Quick Links

Jacob T. Levy

Tomlinson Professor of Political Theory
Professor of Political Science
Associate member, Department of Philosophy


Ph.D., Princeton University
LL.M., University of Chicago law School

Coordinator of the Research Group on Constitutional Studies and of the Groupe de Recherche Interuniversitaire en Philosophie Politique.

Director of the Yan P. Lin Centre For the Study of Freedom and Global Orders in the Ancient and Modern Worlds


Home page
CV

scholar.google profile

jtlevy [at] gmail [dot] com

Research interests

In contemporary normative political theory: multiculturalism, nationalism, liberalism, pluralism, theories of justice, non-ideal theory

In the history of political thought: medieval and early modern thought, especially the French, Scottish, and American Enlightenments and the history of constitutionalist and liberal thought

In legal and constitutional theory: rights of indigenous peoples, federalism, choice of law and conflicts of laws, freedom of association, religious freedom, contract, analytic jurisprudence, legal pluralism

 

Selected publications:

Books:

The Multiculturalism of Fear (Oxford University Press, 2000; in Spanish, El multiculturalismo del miedo, Madrid: Tecnos/ Collección de ciencias sociales, 2003)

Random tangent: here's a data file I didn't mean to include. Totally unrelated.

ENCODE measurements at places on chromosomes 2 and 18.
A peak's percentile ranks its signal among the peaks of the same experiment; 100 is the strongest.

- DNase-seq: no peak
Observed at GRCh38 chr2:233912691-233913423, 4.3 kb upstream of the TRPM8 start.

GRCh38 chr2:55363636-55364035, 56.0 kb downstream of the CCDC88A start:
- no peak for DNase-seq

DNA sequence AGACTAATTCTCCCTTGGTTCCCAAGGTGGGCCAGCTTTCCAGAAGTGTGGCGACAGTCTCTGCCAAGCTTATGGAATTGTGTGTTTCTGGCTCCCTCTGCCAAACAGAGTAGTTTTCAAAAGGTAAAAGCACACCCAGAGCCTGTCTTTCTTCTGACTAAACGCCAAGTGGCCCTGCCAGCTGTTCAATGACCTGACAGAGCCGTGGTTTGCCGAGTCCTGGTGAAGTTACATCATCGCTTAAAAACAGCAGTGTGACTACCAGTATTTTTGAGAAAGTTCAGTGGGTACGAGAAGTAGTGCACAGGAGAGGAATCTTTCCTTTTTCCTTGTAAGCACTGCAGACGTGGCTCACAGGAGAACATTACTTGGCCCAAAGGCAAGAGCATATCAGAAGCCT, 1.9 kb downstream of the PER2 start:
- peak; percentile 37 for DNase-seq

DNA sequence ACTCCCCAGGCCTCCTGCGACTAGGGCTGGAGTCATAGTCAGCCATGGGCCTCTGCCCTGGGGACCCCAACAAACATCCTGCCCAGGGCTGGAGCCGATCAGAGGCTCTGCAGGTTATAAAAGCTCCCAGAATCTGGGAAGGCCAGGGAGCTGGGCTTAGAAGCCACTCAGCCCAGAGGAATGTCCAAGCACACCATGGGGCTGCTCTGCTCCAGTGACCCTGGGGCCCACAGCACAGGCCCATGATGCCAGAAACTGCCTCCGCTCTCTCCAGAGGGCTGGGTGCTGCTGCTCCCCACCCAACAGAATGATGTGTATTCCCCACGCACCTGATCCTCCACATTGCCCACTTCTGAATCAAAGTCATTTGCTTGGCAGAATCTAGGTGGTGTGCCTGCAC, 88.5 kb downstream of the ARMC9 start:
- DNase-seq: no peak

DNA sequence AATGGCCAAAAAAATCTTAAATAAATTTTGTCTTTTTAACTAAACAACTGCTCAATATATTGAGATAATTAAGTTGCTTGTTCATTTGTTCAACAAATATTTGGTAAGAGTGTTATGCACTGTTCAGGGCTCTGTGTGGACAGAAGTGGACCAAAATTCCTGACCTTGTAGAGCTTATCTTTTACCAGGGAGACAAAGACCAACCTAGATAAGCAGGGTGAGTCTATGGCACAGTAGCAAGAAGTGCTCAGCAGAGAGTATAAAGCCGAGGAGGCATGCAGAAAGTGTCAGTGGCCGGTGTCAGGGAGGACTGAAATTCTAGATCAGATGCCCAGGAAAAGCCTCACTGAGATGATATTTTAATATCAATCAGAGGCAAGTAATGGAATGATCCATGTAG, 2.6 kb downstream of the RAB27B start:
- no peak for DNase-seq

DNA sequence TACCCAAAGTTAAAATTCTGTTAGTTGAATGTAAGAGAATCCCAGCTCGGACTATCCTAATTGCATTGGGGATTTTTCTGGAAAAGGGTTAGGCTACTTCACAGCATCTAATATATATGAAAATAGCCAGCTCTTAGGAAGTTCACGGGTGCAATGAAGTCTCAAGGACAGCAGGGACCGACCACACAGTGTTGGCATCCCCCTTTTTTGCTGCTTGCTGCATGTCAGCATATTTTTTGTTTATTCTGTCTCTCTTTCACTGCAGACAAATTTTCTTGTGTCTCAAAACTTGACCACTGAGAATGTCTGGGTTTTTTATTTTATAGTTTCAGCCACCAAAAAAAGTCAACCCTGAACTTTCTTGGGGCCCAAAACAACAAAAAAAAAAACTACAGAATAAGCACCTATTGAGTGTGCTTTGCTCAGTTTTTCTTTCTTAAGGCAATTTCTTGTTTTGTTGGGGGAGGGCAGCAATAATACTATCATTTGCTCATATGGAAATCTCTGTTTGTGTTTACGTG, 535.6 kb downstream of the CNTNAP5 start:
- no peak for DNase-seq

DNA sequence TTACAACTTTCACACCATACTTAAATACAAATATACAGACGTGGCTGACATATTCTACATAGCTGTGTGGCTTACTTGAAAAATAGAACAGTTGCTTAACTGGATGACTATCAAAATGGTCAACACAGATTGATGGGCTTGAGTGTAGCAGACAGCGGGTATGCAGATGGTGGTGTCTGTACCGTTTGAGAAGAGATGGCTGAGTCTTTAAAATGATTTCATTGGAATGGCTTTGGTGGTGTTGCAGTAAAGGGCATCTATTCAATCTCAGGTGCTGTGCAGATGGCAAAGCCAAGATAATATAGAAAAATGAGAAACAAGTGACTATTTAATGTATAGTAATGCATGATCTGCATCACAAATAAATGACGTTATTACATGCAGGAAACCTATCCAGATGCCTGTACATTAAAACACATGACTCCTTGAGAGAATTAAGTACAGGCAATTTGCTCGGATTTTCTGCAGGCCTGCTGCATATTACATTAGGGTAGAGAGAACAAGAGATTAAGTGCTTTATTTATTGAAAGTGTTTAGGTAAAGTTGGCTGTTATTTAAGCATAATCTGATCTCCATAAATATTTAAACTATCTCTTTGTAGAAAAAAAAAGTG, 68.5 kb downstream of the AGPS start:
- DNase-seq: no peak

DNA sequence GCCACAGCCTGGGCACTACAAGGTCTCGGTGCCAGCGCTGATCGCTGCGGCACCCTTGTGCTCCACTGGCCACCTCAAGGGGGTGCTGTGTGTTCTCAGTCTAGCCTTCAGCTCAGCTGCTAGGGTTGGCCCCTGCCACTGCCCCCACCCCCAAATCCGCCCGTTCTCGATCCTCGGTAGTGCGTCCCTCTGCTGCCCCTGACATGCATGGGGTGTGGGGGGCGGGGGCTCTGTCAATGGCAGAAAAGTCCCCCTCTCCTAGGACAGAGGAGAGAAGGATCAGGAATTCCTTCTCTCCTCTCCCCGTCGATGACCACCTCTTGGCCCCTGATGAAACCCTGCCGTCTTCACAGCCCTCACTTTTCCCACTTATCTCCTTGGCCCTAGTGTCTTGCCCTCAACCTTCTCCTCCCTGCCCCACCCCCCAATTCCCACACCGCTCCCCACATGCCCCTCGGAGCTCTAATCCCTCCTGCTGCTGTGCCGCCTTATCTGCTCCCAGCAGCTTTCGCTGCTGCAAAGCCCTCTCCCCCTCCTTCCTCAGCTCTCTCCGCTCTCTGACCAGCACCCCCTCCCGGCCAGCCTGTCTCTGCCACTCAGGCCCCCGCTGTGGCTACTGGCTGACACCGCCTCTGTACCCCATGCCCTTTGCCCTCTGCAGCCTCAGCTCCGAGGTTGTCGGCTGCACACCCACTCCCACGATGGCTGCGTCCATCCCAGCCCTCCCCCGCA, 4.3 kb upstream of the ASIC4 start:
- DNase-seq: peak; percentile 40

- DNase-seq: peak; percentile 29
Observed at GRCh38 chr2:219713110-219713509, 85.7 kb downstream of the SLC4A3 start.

Rationalism, Pluralism, and Freedom. (Oxford University Press, 2014)

Selected articles:

“Not so Novus an Ordo: Constitutions Without Social Contracts,” 37(2) Political Theory 191-217, 2009

“Three Perversities of Indian Law,” 12(2) Texas Review of Law and Politics 329-68, 2008

“Self-determination, non-domination, and federalism,” 23(3) Hypatia, 60-78, 2008

"Federalism, Liberalism, and the Separation of Loyalties," 101(3) American Political Science Review 459-77, 2007

"Federalism and the Old and New Liberalisms," 24(1) Social Philosophy and Policy 306-26, 2007

"Beyond Publius: Montesquieu, Liberal Republicanism, and the Small-Republic Thesis." 27(1) History of Political Thought, 50-90, 2006

"Liberalism's Divide After Socialism-- and Before," 20(1) Social Philosophy and Policy 278-297 (2003)